Friday, March 7, 2014
I know the term "silver dollar pancakes" is probably not meant to be taken literally. Most eateries don't make those pancakes as small as an actual dollar. Still, they are usually much smaller than your average griddle cake.
John Blanchette of Portland enjoys a recent breakfast at Marcy’s Diner in Portland.
John Patriquin/Staff Photographer
WHERE: 47 Oak St., Portland; 774-9713
HOURS: 6 a.m. to 2 p.m. Monday to Saturday; 7 a.m. to 2 p.m. Sunday
CHEAPEST GRUB: Egg and cheese on English muffin, $3.50
WAIT: About five minutes
PARKING: On street
HANDICAPPED ACCESS: No. There's one step to get over.
RATING: 4 stars on a 5-star scale
So I was pleasantly surprised -- sort of stunned, actually -- when I got two normal-sized pancakes with my bacon and eggs at Marcy's Diner in Portland. I thought the pancakes would just be a nice little add-on -- dessert, if you will -- to follow my breakfast.
But the pancakes could have been breakfast by themselves.
The item I ordered listed two eggs, bacon or sausage, home fries and two "silver dollar" buttermilk pancakes, all for $6.75. I ended up getting essentially two breakfasts for that price.
My sunny-side up eggs were perfect, with nice big yolks. When I see "home fries" on the menu, I think of chunks of potatoes. But I got what I consider hash browns -- thin, shredded potatoes. Maybe they were out of the chunky ones. I didn't care, because these were some of the best hash browns I've ever had. No pre-made hash brown patties for Marcy's. This was a big ole' mess of shredded potatoes, nice and toasty, with just the right amount of crispness.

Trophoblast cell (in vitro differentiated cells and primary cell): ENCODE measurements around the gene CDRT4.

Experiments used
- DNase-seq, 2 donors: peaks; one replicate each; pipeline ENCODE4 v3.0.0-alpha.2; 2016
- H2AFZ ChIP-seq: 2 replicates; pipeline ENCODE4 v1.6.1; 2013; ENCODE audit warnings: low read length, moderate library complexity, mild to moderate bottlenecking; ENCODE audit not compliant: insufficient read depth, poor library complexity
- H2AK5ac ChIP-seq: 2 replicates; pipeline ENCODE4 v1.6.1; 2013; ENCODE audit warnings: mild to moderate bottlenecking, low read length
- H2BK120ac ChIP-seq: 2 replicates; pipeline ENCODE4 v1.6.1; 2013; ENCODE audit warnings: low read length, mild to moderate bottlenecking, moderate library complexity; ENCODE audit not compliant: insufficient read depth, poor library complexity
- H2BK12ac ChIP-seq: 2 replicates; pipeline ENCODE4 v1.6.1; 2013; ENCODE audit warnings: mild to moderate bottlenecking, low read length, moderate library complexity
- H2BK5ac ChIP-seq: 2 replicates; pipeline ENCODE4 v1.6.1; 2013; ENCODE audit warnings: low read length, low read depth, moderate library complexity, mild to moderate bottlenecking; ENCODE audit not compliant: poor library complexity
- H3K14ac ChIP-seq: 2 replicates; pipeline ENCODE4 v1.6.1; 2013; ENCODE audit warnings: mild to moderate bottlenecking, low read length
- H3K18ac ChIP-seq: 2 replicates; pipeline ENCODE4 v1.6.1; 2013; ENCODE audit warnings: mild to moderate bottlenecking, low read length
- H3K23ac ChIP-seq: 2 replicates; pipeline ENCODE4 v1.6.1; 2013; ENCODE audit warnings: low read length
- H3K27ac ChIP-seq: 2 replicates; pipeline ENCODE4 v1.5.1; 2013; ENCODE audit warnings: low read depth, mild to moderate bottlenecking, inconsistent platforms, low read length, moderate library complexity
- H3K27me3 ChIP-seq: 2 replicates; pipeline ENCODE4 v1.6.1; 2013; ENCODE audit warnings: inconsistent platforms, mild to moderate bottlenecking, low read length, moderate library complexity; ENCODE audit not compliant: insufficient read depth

The pancakes were fluffy and rich. And as I said before, big.
Over the years, Marcy's has consistently served low-priced diner food quickly and with a smile. It has been a sort of oasis of comfort food in downtown Portland as more upscale eating options have come to town.
Marcy's is located on the corner of Free and Oak streets, not far from the Portland Museum of Art, so it has a steady clientele of downtown workers and people who live on Portland's peninsula.
There has been an eatery of some kind on this corner dating back to the 1930s, and the interior has an old-fashioned diner feel. There's stained wood on the wall, a wood counter, old but comfy stools, and lots of memorabilia ranging from sports pennants to lava lamps. It became Marcy's around 1989 and was taken over by Doug and Darla Neugebauer about a year ago.
The place also has lots of creative daily specials, which are usually posted on the Marcy's Diner Facebook page. Some of those specials posted in recent days include banana bread French toast, pot roast hash, and raspberry and cream cheese pancakes.
Two important things to remember about Marcy's is that it's cash only, and it's only open until 2 p.m. So it's no surprise that most of the menu is made up of breakfast items, although sandwiches and burgers are big around lunchtime.
The menu has a dozen or so breakfast combos like the one I had. For $6.50, you can get two eggs, bacon or sausage, home fries and two pieces of French toast. Or, for $7, you can get what I got, but with your pancakes flavored. If you want to try a little of everything, for $7.50 you can get two eggs, bacon, sausage, corned beef hash, home fries and toast or one buttermilk pancake.
Something I'd like to try in the future are the buttermilk pancakes ($5.25 for three) with various add-ons. For an extra $1.50, you can get bits of bacon in the pancakes. Or chocolate chips. Or blueberries. Or raspberries. Or -- well, you get the idea.
Marcy's also has omelets, breakfast sandwiches, and other sandwiches ranging from a classic peanut butter and jelly ($4) to a steak and cheese ($5.25) and a bacon and blue cheese burger ($7.75).
The staff of GO anonymously samples meals for about $7.